Journal Collection Review
When the JMU Libraries began its journal review project last fall, nearly a decade had passed since the last overall evaluation of the journal collection. During those ten years, new programs had been added, the emphasis of some programs had been modified, and technology was changing. Also during that time, the library's budget had remained essentially steady-state, while the average annual inflation rate for academic journals hovered around ten percent, well above the inflation rate for other goods. Library expenditures for journals and other serials were rapidly approaching 70 percent of the materials budget per year, a proportion that had become typical for most research libraries. Because of tight budgets, only incremental changes were made to the journal collection, with a new title added only if one of similar cost were cancelled.
Faculty and students were letting the library know that the journal collections were of crucial importance to their academic work. The library's own self-study and academic program review, conducted in 1998 noted problems with the journal collection and the external review committee even recommended a 25% increase in the journal budget.
Hopeful that a budget increase would allow us to address the needs of new
programs, the JMU Libraries' Collection Development Committee planned an
online faculty survey to collect recommendations for new titles.
But as a budget increase didn't appear to be a sure thing, the
Committee also asked library liaisons to meet with their departments and
evaluate the journals associated with their curriculums.
It became clear that this dialog between library liaison and
department was going to be a major component in the review.
It served to educate about the current state of scholarly publishing,
the crisis over journal inflation and highlight the changing needs of
departmental programs, as well as, faculty and student research.
Liaisons also asked faculty for their attitudes about using online
journals and document delivery.
Journal use was an important factor in evaluating the current collection, along with such factors as inclusion in scholarly databases and indexes, and whether titles were "core" journals in their field. JMU Libraries has conducted a periodical use study for over two years, tracking check-outs of new issues, bound journals, and microform. Journal use data were distributed to liaisons and teaching faculty to help them make decisions about the current journal collection. In many cases, low-use titles were targeted for cancellation, and high-cost/low use titles were especially vulnerable.
The online faculty survey went live in March, 2000 as a Featured Connection on the library's web page. Over 100 faculty logged into the survey and made title recommendations. Meanwhile, liaisons met with their departments, and developed lists of recommended new titles and recommendations for cancellation.
liaison reports and lists were compiled, a total of 109 titles had been
recommended for cancellation totaling approximately $140,000 in
subscription costs. The
sciences had participated heavily in the project:
Biology recommended the cancellation of 19 titles; Chemistry, 4;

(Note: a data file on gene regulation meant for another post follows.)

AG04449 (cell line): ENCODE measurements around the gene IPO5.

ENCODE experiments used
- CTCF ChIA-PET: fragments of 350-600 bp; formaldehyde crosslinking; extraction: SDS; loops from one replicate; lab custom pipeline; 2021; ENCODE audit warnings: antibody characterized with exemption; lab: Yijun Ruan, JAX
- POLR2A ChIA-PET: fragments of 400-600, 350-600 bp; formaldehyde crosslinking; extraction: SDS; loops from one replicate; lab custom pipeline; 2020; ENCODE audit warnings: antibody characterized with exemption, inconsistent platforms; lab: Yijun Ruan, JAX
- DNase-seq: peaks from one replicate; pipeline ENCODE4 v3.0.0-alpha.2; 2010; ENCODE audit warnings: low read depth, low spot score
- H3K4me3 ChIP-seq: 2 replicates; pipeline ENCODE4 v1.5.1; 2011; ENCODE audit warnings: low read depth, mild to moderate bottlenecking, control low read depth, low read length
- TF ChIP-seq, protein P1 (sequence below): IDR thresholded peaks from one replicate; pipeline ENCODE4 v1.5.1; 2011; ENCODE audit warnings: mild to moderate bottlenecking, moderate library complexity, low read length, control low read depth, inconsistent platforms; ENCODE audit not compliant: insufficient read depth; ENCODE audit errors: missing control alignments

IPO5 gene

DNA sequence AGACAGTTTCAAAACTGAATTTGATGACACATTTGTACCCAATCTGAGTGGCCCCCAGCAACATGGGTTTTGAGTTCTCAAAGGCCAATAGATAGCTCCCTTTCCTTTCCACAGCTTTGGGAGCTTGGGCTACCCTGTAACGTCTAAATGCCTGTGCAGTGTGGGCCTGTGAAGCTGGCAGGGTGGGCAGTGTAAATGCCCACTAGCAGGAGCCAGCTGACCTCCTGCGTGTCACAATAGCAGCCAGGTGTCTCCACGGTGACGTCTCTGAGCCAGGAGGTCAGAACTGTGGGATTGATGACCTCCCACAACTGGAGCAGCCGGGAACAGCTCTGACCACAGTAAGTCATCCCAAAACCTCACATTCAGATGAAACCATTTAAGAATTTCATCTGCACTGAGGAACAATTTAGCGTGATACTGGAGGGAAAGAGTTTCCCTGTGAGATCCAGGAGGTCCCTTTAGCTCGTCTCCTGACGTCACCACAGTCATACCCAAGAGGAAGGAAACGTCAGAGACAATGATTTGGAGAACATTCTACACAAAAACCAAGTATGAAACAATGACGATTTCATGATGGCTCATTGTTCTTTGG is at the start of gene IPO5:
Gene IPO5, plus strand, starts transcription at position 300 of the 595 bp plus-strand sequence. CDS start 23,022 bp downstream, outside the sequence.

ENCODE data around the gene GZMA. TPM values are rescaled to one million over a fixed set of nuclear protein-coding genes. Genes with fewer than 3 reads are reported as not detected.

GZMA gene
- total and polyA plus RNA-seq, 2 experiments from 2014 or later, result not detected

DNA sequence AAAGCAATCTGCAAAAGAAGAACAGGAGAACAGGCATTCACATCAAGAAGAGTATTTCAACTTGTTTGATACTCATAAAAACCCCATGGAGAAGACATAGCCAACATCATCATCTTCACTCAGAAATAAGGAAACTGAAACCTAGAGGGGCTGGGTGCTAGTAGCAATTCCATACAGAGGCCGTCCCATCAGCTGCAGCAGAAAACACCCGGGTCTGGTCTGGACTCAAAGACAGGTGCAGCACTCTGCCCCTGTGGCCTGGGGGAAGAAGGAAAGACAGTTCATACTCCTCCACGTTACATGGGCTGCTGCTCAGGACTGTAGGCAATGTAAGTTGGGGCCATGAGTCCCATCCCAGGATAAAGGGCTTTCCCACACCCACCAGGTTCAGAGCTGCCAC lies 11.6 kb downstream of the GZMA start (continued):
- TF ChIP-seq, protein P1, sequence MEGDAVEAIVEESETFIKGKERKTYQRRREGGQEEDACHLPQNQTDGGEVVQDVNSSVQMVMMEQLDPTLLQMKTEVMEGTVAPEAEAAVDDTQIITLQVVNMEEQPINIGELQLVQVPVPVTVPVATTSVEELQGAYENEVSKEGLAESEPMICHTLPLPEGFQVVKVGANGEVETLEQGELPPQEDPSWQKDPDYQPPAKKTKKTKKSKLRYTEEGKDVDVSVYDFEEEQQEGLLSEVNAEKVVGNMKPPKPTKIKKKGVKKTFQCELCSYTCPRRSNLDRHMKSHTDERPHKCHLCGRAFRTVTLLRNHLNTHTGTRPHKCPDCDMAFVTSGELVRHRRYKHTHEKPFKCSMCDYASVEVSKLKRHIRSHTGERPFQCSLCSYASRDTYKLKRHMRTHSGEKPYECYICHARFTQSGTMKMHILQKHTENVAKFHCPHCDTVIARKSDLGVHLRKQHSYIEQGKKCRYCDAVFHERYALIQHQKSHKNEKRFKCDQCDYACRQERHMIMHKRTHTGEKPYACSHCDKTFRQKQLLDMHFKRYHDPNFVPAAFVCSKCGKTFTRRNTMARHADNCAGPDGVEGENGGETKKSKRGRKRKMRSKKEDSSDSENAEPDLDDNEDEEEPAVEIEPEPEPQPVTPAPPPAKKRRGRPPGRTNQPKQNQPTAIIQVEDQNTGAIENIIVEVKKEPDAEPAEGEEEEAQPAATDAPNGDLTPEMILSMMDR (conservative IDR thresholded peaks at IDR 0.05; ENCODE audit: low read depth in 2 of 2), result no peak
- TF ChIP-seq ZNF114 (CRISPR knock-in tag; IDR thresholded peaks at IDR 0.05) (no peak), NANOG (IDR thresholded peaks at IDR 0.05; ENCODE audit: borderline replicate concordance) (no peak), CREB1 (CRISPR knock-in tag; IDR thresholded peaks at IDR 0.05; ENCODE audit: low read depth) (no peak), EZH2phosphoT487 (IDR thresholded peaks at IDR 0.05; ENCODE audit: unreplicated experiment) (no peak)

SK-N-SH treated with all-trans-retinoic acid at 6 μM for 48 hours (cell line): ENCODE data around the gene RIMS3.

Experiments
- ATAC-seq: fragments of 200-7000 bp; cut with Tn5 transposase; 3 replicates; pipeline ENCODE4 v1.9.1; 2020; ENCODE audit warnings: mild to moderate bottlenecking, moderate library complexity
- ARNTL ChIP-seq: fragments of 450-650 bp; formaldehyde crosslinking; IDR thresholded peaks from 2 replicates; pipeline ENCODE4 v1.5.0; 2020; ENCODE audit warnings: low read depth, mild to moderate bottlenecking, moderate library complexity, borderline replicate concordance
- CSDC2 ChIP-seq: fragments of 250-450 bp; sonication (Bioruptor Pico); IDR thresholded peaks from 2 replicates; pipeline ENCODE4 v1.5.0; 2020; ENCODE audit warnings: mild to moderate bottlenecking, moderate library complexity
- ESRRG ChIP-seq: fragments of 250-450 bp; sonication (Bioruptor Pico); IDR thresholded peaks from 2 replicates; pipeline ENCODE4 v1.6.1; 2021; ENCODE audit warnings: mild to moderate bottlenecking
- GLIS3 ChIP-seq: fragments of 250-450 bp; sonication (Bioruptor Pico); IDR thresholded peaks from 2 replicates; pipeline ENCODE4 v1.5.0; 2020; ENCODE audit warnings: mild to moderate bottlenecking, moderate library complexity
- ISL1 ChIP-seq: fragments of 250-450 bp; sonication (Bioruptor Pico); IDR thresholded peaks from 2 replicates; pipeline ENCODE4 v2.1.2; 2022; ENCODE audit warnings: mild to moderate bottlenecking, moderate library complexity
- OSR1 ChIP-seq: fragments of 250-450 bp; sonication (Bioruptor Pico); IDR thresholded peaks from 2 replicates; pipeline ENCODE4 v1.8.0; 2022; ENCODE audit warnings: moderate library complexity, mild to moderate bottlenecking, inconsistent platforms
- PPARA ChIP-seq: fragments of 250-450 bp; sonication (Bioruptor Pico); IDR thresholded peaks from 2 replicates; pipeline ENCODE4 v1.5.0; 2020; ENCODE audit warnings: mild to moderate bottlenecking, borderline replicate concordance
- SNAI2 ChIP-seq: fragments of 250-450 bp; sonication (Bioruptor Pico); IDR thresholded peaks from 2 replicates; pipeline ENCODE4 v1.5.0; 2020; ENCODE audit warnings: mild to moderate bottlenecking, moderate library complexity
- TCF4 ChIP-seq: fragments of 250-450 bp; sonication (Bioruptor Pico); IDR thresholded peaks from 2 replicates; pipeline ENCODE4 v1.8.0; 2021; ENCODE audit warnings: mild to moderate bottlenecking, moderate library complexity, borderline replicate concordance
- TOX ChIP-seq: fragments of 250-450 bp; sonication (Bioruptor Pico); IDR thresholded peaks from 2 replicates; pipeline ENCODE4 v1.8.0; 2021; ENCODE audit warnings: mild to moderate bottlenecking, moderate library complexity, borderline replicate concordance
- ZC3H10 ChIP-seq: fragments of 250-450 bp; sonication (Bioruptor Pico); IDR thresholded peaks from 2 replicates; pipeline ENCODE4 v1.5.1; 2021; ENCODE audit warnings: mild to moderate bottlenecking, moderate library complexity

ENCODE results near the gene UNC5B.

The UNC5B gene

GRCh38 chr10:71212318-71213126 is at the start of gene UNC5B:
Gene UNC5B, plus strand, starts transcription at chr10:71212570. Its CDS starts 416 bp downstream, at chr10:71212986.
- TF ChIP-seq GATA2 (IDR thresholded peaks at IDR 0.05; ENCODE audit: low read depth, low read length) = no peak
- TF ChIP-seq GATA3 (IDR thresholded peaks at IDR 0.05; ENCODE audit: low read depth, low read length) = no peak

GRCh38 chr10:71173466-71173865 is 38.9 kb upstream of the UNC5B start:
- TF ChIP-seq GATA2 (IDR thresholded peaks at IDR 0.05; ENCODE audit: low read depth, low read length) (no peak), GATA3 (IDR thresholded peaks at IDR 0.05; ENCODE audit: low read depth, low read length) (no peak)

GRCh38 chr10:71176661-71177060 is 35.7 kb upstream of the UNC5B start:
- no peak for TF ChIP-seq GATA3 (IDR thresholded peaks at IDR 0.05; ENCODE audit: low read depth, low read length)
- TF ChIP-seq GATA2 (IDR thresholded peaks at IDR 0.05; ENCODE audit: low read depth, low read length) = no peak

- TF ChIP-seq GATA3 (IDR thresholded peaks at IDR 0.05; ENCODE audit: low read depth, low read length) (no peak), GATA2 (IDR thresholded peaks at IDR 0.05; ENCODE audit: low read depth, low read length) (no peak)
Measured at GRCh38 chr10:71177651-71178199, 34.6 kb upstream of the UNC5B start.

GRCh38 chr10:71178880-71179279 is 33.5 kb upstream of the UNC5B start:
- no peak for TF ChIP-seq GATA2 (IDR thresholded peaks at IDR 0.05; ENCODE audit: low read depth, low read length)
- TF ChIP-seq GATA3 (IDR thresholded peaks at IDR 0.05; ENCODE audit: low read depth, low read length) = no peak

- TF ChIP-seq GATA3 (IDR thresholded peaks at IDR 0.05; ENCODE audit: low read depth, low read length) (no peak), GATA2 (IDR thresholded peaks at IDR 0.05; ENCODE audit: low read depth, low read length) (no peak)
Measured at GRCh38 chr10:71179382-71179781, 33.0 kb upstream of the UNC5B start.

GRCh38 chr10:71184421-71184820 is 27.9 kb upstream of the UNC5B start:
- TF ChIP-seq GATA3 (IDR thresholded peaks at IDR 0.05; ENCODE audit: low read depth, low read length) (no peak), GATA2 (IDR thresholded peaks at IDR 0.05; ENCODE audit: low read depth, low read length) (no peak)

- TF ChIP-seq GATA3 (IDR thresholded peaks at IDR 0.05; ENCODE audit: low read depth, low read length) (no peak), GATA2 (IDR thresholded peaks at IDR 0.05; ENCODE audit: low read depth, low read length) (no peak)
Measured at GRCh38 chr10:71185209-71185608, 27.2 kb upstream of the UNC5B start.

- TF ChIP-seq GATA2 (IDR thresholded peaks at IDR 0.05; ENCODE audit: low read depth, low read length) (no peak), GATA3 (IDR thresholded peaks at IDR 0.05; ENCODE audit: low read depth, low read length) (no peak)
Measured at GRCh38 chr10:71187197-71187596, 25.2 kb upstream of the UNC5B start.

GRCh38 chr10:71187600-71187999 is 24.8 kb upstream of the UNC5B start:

Geology, 9, and Physics, 19, for a total of 51 titles.
These science departments accounted for nearly half of all
titles cancelled, but about 80% of the dollar value of the
Cancellations will take effect in January, 2001.
Meanwhile, a list of selected new journal titles is being
developed that will address new or underserved programs.
from the cancellation portion of the journal review would be enough to
stave off inflation, fund some selected new subscriptions, initiate a
subscription to ISI's Web of Science beginning in Fall Semester, and
support document delivery. Document
delivery providers supply libraries with copies of specific articles
upon demand. Many faculty in the science departments
told their liaisons that they were supportive of document delivery as an
alternative means of obtaining journal articles, especially if a
24-to-48 hour turnaround could be guaranteed.
Since the sciences had provided the bulk of support for the cancellations, the library began exploring CISTI (the Canadian Institute for Scientific and Technical Information) as a document delivery supplier. CISTI has a specialized collection of over 14,000 journals and conference proceedings in the scientific, technical, and medical areas, and guarantees delivery of 90 percent of its journal requests within 48 hours.
The library will initiate a trial project with CISTI beginning in the Fall
Semester for faculty in the five departments of the College of Science and
Math (Biology, Chemistry, Geology, Math, and Physics) utilizing the CISTI
Source, an extensive journal Table of Contents database.
CISTI Source will have information on JMU's journal holdings, so
users can determine if the library owns a particular journal and, if not,
users can order the article directly from CISTI.
For the rest of the JMU Community, CISTI's database will contain a
direct link to the Library's Interlibrary Loan office.
The journal review brings new flexibility to the library's journal collections. It has helped us reduce the impact of journal inflation, cancel many low-use titles and add some new ones that address the changes in JMU programs, respond to faculty and student research demands with the Web of Science database, and brought access to many more scientific journals through document delivery.
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